Chicago Marathon has booming charitable side
BY DALE BOWMAN For Sun-Times Media
It was serious business when the Bank of America Chicago Marathon held its kickoff news conference Thursday morning.
But it came with its lighter moments.
The serious side fit right into the exploding charitable side of the marathon.
“We think this race has only scratched the surface of what we can do [for charity],’’ Bank of America Illinois president Tim Maloney said.
The Chicago Marathon raised $13.4 million for non-profits last year.
Bank of America plans to do its part through its “Express Your Thanks’’ campaign for military members and veterans. Maloney announced a new aspect at the news conference with executive race director Carey Pinkowski, Wounded Warrior Project representative Jason Mauricio and Mayor Rahm Emanuel.
The bank will donate up to $250,000, via $1 for signed water bottles at any of its 172 offices in the area or at the Bank of America Chicago Marathon Health and Fitness Expo at McCormick Place on Friday and Saturday.
As he extended his signing of his red water bottle in a photo op, Emanuel cracked, “I’m working on the Declaration of Independence here.’’
Then people in the audience asked for water bottles, and Pinkowski did a fine Jay Cutler imitation and fired blue bottles out.
“The true 1 percent are those who volunteered [for military service],’’ Emanuel said.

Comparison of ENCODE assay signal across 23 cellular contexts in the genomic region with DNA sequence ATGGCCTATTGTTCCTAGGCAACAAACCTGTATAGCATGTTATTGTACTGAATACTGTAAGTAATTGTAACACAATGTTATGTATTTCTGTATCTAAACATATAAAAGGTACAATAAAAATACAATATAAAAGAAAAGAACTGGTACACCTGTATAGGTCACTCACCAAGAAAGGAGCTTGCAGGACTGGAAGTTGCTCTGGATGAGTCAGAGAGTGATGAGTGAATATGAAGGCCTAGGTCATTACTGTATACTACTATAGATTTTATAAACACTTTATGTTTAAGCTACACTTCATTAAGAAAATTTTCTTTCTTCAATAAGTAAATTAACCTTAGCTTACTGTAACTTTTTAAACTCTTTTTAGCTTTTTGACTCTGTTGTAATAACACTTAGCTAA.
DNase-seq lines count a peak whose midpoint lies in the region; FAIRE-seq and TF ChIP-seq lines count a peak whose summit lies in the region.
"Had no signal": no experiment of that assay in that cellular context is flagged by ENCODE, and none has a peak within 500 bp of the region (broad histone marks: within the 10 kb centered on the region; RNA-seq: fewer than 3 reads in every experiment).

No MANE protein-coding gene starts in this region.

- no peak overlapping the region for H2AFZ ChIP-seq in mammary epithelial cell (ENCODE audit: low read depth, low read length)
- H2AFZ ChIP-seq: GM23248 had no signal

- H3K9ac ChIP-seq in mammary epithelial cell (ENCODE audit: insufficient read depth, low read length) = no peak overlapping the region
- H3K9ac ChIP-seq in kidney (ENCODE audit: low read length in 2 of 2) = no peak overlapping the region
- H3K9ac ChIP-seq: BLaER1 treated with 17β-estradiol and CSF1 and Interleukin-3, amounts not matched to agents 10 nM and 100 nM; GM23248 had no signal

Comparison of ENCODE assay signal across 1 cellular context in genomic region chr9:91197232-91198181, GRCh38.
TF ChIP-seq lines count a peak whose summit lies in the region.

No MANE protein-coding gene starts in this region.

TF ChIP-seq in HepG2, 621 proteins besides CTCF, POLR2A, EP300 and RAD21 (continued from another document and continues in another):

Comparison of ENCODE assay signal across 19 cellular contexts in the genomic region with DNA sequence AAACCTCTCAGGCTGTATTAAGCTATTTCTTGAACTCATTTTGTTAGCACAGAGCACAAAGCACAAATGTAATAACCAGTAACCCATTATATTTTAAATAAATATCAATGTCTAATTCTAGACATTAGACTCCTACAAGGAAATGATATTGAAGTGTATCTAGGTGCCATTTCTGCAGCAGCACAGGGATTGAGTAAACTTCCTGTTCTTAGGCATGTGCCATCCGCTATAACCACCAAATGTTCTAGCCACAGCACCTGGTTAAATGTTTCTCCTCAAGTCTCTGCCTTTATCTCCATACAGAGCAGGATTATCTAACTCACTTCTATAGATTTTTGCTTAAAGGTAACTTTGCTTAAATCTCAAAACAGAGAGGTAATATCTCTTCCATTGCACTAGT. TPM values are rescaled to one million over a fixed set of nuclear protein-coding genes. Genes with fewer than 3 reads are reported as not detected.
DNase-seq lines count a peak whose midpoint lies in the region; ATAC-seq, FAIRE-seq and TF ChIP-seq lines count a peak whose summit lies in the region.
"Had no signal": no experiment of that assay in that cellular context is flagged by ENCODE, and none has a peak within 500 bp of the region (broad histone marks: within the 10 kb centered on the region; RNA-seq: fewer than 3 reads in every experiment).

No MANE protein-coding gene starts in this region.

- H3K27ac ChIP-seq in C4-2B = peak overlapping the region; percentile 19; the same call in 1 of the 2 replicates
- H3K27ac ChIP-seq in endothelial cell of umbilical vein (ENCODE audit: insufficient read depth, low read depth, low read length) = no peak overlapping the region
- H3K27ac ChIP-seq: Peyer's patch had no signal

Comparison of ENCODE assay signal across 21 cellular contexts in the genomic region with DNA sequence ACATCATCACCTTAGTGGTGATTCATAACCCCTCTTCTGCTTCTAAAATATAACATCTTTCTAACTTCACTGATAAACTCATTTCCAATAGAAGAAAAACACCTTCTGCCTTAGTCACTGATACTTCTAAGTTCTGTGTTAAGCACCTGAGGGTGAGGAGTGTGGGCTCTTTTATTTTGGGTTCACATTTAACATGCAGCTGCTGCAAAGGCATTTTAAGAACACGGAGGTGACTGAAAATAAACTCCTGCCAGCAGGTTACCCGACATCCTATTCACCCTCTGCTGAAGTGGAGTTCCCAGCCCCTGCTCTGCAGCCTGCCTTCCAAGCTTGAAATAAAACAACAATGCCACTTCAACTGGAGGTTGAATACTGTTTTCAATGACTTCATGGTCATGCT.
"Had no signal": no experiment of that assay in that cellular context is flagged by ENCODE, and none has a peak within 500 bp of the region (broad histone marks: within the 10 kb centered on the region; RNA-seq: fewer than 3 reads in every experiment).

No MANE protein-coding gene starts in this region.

Patrick Rizzo, 29, the Schaumburg native who became an All-American at North Central, is the local favorite Sunday. But Thomas Frazer, 30, of Lake Forest, hopes to make his own case.
In 2009, Rizzo followed up winning the Chicago Half Marathon with his highest finish in the Chicago Marathon (10th).
Frazer would like to follow Rizzo’s 2009 route. He won the Chicago Half Marathon last month in 1 hour, 7 minutes, 12 seconds, besting the field by more than a minute. In 2011, he ran his personal best (2:19:42) in the Chicago Marathon. He’d like to top that by two minutes.
The nine — Joe Antonini, Randy Burt, Henry Kozlowski, Larry Moon, George Mueller, Andrew Praxmarer, Daniel Skrzypczynski, John Tilgner and Ron Williams — who ran the first 34 Chicago Marathons were recognized.
The three favorite neighborhoods along the race course, in an informal quizzing, are Boystown, Pilsen and Chinatown. Which led to our favorite quote. One notable said, “Pilsener.’’ And it wasn’t even lunchtime.
Some years, there’s a buzz about the possibility of a world record. Not this year.
The men’s race is expected to be a very competitive one with a chance for a course record (2:05:37, Moses Mosop, Kenya, Oct. 9, 2011), but even challenging the world record (2:03:38, Patrick Makau, Kenya, Sept. 25, 2011, Berlin Marathon) seems unlikely.
On the women’s side, Great Britain’s Paula Radcliffe’s world record (2:15:25, April 13, 2003, London Marathon) is considered out of reach.
Brush with greatness
Radcliffe, who holds not only the world but the Chicago record (2:17:18, Oct. 13, 2002), is expected to be in Chicago this weekend.